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IAMSE - Publications Committee Journal Review

Thursday, December 31, 2015   (0 Comments)
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Dear Colleagues,

I am writing to provide a ‘glimpse’ of a recent publication that is interesting and at the forefront of medical education. Given that the Medical Science Educator featured theme for 2015 has been “Integration”, the recent Online First Article (ISSN: 2156-8650) “A First-Year Medical School Course Integrating Development, Structure, and Function” by Jonassen et al. (, University of Massachusetts Medical School, is timely and on-target. The authors have integrated anatomy, development, histology and physiology into a single course on development, structure and function (DSF) for first-year medical students. The interdisciplinary format resulted in a 25% reduction in teaching time, an envious statistic, and maintenance of student performance on USMLE Step 1 scores. The DSF course covered 260-hours and occurred over a period of 5 months, using an interdisciplinary collaboration among basic science and clinical faculties. Approximately 50% of the course was lecture-based, with the remainder devoted to active- and experiential-learning exercises including problem-based sessions, laboratories, student-oriented response technology and simulation. This latter exercise has indeed become a unique and useful part of curricular formats at numerous medical schools, both national and international.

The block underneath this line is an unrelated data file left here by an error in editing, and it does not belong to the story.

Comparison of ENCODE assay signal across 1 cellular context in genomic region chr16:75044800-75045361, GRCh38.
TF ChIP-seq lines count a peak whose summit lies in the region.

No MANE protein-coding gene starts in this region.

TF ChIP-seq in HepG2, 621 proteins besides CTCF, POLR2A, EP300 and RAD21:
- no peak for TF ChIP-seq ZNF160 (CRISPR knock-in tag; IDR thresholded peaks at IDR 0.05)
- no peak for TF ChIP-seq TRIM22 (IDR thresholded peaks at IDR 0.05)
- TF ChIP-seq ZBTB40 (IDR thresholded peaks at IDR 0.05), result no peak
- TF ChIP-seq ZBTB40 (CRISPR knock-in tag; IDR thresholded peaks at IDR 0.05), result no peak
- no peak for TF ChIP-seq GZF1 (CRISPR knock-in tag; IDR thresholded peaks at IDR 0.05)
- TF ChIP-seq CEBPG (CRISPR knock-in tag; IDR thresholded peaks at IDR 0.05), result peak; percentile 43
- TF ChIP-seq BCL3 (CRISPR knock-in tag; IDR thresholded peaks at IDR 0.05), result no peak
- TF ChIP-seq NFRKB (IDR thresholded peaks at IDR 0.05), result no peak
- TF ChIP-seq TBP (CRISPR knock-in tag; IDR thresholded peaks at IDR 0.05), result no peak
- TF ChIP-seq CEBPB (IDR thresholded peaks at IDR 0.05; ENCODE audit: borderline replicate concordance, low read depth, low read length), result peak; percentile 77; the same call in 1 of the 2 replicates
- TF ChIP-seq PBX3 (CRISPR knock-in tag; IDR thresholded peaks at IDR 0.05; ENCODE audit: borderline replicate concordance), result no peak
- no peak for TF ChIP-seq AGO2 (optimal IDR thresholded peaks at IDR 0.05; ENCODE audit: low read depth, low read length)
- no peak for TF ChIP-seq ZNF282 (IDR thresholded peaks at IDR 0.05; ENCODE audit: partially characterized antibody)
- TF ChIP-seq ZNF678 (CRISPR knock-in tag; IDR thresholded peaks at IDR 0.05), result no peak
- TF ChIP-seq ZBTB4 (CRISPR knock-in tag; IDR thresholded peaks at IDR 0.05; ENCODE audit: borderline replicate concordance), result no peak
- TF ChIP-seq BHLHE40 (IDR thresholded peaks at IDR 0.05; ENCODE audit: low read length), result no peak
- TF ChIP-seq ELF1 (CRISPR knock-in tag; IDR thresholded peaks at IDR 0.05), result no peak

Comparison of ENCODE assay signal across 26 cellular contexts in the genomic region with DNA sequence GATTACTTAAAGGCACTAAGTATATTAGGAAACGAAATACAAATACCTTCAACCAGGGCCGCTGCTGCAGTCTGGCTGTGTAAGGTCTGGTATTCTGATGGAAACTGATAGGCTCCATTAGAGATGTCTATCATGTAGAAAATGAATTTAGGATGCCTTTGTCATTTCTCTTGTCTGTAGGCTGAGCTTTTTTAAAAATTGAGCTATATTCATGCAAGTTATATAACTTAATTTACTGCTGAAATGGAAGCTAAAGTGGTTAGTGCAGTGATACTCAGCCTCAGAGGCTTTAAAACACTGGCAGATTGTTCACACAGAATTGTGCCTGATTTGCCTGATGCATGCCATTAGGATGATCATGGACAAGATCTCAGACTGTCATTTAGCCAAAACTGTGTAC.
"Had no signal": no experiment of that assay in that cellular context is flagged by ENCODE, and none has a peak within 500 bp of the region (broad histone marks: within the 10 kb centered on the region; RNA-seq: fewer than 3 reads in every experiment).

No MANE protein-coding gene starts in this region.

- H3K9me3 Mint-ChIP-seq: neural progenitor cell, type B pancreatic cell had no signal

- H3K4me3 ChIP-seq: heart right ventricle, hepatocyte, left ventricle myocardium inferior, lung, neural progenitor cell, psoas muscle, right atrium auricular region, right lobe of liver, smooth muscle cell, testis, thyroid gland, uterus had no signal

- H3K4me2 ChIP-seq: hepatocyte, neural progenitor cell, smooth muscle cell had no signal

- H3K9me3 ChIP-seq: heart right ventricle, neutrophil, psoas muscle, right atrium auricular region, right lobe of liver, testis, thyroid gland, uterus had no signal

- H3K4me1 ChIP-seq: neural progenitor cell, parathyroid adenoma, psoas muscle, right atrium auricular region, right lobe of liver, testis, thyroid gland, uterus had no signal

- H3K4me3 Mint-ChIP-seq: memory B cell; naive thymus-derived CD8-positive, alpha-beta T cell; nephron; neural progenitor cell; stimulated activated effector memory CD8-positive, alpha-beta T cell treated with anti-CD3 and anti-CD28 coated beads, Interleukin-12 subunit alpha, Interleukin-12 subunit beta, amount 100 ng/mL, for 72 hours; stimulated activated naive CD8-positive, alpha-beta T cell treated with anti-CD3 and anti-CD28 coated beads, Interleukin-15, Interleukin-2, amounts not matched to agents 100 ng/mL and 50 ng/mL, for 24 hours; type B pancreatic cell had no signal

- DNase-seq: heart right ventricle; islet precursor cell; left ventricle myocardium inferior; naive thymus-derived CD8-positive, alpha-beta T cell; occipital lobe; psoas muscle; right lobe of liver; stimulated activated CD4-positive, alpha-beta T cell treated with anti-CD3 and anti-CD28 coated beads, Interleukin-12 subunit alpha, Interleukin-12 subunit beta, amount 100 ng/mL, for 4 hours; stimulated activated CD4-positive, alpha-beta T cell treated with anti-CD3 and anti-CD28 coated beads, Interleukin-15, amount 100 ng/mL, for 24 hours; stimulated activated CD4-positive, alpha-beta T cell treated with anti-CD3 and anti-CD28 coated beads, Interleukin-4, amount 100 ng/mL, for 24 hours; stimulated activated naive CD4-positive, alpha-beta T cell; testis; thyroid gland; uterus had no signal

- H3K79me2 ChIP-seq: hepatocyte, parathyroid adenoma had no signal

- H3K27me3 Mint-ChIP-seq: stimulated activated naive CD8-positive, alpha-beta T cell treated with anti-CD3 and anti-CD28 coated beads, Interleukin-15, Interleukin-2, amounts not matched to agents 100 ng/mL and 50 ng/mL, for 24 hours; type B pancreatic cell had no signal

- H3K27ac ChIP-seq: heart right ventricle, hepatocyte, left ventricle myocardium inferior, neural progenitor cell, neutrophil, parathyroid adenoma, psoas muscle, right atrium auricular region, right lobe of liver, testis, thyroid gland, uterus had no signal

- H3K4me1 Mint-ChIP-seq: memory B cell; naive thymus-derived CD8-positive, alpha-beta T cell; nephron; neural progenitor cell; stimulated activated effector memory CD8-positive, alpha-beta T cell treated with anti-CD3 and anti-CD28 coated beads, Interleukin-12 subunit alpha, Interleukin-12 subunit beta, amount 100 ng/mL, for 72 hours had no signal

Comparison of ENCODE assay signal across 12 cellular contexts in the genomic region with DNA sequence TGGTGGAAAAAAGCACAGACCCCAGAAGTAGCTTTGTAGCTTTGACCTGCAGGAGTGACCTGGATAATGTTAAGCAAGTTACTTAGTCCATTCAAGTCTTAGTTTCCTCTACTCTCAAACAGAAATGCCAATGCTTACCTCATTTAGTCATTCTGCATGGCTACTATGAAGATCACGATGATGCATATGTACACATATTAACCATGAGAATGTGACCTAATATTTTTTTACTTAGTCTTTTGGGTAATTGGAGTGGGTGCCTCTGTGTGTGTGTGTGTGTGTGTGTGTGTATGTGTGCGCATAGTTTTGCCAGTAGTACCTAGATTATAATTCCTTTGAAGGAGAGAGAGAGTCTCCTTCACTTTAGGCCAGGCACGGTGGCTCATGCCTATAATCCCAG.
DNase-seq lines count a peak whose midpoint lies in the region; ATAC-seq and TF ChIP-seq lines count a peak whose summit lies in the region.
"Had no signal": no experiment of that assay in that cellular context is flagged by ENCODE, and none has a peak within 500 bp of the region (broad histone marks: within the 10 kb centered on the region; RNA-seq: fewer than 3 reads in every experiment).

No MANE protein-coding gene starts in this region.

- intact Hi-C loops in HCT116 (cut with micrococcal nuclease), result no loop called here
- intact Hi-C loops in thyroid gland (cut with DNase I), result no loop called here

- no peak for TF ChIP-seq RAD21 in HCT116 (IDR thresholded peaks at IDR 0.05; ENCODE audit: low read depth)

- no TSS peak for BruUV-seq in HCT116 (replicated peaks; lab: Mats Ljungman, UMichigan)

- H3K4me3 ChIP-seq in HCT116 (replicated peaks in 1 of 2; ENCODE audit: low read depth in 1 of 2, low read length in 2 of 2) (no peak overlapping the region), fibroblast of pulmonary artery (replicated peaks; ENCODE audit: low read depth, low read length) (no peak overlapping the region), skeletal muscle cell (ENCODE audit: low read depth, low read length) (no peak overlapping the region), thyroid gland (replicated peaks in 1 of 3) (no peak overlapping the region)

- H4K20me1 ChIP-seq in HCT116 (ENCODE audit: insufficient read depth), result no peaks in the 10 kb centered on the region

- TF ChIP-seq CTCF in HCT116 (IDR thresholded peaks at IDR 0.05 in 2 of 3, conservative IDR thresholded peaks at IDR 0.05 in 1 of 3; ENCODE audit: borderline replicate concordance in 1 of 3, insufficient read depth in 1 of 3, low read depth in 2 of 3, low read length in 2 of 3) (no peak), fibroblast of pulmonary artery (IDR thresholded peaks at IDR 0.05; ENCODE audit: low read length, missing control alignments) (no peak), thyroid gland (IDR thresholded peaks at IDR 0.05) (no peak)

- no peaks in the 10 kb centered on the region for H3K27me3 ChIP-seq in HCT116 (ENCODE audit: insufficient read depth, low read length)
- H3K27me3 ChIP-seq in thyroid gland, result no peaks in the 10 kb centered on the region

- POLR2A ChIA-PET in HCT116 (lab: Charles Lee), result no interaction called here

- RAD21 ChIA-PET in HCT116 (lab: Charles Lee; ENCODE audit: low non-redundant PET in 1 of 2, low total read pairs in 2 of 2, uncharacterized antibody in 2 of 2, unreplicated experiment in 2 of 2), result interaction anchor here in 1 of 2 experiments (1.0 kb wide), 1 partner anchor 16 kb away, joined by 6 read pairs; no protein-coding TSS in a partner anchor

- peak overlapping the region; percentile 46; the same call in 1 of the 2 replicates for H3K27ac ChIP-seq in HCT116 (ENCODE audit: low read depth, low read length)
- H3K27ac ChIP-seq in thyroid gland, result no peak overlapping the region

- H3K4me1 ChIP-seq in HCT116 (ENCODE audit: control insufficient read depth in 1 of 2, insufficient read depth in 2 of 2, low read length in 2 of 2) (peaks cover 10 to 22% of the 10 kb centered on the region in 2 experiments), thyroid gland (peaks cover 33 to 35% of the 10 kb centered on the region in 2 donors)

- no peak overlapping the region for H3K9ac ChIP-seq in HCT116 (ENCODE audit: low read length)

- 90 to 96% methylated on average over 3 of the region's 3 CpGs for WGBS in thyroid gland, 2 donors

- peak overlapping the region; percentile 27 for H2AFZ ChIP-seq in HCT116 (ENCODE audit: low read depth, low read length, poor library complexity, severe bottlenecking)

As we move forward in medical education we are realizing the distinct value of integrating clinical science cases in basic science and the integration of basic science principles and knowledge into clinical medicine. In the continuum of medical education the evaluation of integrated curricula and impact on student knowledge should provide a better understanding of how integration provides a unique style for learning.

Floyd C. Knoop, Ph.D.
Member, IAMSE Publication Committee
IAMSE Editorial Board
Component I Director
Professor of Medical Microbiology & Immunology
Creighton University School of Medicine

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